Sunday, October 19, 2008

Shingles Vaccine- Is it worth getting?

Lately, I have been asked many questions about the Shingles Vaccine or as I will refer to it as Zostavax.
Shingles is caused by the reactivation of the Varicella zoster virus, the same virus that caused you to contract Chicken Pox infection as a child. Some of the causes of this reactivation include increasing age, weakened or altered immune system, physical stress and psychological trauma. Post-Herpetic Neuralgia is a painful condition affecting your nerve fibers and skin that may occur in 1 out of 8 individuals following a Shingles infection. While Shingles may last up to 3 weeks, Post Herpetic Neuralgia can last for many months or more. Luckily, developing Shingles or Post-Herpetic Neuralgia more than once is rare.
A picture of a Shingles rash is included below.
Shingles is not a communicable disease and if you receive the vaccine you have a chance of protecting yourself, but this will not transfer protection to your family, neighbors or community. In contrast, the full series of childhood measles vaccines will protect 99 of 100 children from measles and also will prevent the spread of measles to unvaccinated people in your community. Thus a big difference is that the Measles vaccine prevents initial infection and spread, while Zostavax tries to prevent the reoccurence of Chicken Pox as Shingles.
In the Shingles Prevention Study, Zostavax was found to decrease the annual incidence of Shingles by about 50% in individuals between the ages of 60-80, although the vaccine's long-term protective effects remains unknown. It is also believed that a booster would be necessary at 5-10 years post-vaccination. The vaccine was found to be much less effective in individuals 80 years of age and over and is not recommended for this age group. The side effects of the vaccine are mild and I will refer you back to the Zostavax web site for more information.
Insurance Coverage is also an issue with this vaccine as it is not cheap. The cost varies based on availability and has ranged from $200-300. As of October 2008, all Medicare Part D plans cover Zostavax. However, the amount of cost-sharing (money you have to pay) for the vaccination varies. Medicare Part B does not cover Zostavax. If you have private insurance, your plan may or may not cover the vaccine Please contact your insurer to find out.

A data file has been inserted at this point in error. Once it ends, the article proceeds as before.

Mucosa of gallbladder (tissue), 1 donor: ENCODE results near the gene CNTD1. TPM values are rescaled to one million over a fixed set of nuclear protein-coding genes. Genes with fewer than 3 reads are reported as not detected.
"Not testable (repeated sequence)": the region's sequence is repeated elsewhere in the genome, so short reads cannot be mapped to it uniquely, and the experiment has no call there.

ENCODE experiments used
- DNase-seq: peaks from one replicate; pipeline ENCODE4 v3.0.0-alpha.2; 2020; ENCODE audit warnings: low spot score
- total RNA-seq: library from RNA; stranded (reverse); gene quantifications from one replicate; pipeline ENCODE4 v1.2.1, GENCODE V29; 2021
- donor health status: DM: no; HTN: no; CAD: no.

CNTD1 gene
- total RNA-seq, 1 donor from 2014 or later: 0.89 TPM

If we accept the information contained in the population based Shingles Prevention Study, then if everyone between the ages of 60-80 received the vaccine, it would decrease the annual incidence of Shingles by 50%, or it would seem to protect 50 of 100 people, and it would also seem to reduce Post-Herpetic Neuralgia by about 66%, or 66 of 100 people.
Now let us look at Zostavax from an individual perspective. Shingles occurs in only about 1 out of every 100 individuals per year. So if we vaccinated everyone, the incidence of Shingles would drop by 50%, to about 1 out of every 200 individuals per year. So to prevent one Shingles case per year, we need to vaccinate 200 people. Sounds good for that one person, but how about the other 199? By using the same logic, we would need to vaccinate 7,500 people to prevent one case of Post-Herpetic Neuralgia per year.
If you are between the ages of 60 and 80 and receive Zostavax, your absolute risk of developing Shingles will be reduced from 1% per year to 1/2 of 1%. Your chance of developing Post-Herpetic Neuralgia will be reduced from 0.13% to 0.08%.
So the choice is yours, and there is no right or wrong choice, just an informed choice!
Steven Horvitz, D.O.
Board Certified Family Medicine
Founder of The Institute for Medical Wellness

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